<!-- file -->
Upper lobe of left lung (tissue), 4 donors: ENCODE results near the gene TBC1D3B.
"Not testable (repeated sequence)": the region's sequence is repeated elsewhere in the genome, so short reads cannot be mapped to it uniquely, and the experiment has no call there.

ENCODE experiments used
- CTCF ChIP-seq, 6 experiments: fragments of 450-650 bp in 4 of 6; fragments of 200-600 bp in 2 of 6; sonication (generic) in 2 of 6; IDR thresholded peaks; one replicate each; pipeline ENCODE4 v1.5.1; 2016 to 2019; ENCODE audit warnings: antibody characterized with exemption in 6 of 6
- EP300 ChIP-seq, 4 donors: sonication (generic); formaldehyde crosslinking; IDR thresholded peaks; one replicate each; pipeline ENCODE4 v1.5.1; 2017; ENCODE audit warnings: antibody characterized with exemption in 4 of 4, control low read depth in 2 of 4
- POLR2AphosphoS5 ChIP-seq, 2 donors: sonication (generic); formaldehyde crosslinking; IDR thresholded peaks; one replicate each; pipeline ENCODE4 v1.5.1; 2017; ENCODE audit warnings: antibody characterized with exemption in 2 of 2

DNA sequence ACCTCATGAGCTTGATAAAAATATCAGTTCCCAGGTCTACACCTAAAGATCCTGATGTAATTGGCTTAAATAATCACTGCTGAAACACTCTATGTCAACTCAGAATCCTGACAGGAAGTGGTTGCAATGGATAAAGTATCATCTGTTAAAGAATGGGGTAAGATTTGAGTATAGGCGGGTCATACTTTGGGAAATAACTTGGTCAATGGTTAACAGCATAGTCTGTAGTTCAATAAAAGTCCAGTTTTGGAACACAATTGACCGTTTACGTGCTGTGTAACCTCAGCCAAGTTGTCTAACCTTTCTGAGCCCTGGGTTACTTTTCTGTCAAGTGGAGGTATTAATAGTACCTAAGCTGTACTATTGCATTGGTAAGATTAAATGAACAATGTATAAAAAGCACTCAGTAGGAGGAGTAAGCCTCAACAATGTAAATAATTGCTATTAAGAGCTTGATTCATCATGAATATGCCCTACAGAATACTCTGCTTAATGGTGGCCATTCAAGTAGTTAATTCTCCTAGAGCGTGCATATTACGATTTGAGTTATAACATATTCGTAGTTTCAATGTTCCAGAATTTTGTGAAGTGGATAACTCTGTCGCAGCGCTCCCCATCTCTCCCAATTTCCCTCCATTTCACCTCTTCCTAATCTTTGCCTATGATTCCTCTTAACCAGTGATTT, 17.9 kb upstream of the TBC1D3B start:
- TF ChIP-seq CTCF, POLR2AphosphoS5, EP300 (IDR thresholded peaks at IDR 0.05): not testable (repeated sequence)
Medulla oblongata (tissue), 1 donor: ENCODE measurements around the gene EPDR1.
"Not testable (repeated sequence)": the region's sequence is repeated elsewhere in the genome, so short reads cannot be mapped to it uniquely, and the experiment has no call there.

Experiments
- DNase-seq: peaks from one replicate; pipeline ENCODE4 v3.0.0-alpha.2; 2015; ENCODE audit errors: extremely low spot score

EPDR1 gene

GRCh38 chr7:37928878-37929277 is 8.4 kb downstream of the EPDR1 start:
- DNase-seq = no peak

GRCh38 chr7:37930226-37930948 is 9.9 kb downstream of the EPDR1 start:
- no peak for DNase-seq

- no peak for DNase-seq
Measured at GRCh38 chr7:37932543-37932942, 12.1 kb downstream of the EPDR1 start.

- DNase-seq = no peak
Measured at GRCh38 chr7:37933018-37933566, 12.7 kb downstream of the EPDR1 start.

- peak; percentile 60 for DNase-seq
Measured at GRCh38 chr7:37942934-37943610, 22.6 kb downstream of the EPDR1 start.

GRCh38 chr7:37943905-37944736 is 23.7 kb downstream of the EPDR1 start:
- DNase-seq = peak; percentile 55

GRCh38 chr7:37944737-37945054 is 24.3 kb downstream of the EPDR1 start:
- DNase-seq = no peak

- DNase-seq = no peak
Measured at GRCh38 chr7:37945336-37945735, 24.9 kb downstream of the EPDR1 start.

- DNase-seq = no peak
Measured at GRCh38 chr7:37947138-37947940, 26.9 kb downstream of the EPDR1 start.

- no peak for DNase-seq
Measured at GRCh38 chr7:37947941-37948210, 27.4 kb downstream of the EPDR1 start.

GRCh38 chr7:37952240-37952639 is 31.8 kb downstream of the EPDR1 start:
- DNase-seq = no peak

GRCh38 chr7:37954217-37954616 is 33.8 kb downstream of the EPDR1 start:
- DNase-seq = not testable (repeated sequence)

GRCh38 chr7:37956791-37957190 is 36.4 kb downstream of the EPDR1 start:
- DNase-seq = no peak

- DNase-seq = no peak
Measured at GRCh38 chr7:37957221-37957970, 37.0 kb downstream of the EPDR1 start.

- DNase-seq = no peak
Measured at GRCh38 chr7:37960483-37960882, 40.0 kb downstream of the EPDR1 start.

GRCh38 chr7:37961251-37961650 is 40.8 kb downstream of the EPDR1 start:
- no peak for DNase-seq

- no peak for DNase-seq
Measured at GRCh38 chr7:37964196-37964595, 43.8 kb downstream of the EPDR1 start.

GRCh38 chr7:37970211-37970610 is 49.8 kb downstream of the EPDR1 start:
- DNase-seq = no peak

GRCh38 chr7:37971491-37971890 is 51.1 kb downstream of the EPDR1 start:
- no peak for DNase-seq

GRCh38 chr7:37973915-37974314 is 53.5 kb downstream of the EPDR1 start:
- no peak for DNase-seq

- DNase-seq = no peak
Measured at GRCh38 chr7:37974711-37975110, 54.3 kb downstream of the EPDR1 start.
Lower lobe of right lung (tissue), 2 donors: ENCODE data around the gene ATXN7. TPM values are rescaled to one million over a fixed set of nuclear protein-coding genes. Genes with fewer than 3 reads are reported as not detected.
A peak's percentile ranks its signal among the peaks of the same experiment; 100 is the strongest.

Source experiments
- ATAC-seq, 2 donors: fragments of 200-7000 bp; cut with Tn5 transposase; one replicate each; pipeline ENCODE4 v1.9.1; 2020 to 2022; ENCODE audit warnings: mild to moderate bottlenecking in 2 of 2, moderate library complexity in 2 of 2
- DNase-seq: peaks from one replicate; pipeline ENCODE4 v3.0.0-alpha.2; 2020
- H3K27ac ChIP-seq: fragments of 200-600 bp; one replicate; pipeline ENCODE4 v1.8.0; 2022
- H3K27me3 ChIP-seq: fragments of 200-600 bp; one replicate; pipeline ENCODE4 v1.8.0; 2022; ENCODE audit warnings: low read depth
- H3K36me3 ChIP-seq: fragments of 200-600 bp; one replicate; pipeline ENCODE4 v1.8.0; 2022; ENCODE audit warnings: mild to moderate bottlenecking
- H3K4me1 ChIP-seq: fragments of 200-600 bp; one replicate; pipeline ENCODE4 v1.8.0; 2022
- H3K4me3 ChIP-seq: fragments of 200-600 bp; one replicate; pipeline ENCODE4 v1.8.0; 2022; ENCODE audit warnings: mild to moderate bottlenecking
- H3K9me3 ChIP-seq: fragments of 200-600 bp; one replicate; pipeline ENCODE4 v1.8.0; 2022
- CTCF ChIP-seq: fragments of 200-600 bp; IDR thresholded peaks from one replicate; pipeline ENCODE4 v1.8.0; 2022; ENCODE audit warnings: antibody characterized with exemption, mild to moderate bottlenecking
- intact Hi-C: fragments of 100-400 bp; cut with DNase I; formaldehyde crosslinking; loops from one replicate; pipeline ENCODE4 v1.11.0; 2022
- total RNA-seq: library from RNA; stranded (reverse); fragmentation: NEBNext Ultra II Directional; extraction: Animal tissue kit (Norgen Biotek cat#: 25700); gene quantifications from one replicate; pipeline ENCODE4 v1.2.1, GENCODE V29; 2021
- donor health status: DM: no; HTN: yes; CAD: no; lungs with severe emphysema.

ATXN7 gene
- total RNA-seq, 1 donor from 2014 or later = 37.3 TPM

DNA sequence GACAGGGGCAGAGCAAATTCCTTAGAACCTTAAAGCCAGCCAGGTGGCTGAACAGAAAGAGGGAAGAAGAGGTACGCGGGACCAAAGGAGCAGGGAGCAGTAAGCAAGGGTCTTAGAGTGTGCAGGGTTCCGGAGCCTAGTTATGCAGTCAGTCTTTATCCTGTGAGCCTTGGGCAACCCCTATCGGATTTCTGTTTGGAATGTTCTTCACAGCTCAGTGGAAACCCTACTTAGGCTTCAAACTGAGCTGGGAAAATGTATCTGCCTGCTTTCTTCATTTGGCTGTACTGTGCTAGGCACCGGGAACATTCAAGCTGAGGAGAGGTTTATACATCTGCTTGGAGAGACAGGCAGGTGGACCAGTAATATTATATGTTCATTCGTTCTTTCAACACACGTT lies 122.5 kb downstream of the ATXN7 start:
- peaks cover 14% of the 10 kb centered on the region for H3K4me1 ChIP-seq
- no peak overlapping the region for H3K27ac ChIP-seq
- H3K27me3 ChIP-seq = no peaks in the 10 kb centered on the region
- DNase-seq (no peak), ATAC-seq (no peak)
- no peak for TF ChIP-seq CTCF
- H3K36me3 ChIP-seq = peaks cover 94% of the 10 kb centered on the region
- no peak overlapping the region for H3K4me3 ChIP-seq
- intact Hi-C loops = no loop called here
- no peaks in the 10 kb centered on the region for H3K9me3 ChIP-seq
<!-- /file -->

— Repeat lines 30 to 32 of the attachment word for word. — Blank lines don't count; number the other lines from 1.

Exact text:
- DNase-seq = no peak
Measured at GRCh38 chr7:37947138-37947940, 26.9 kb downstream of the EPDR1 start.

- no peak for DNase-seq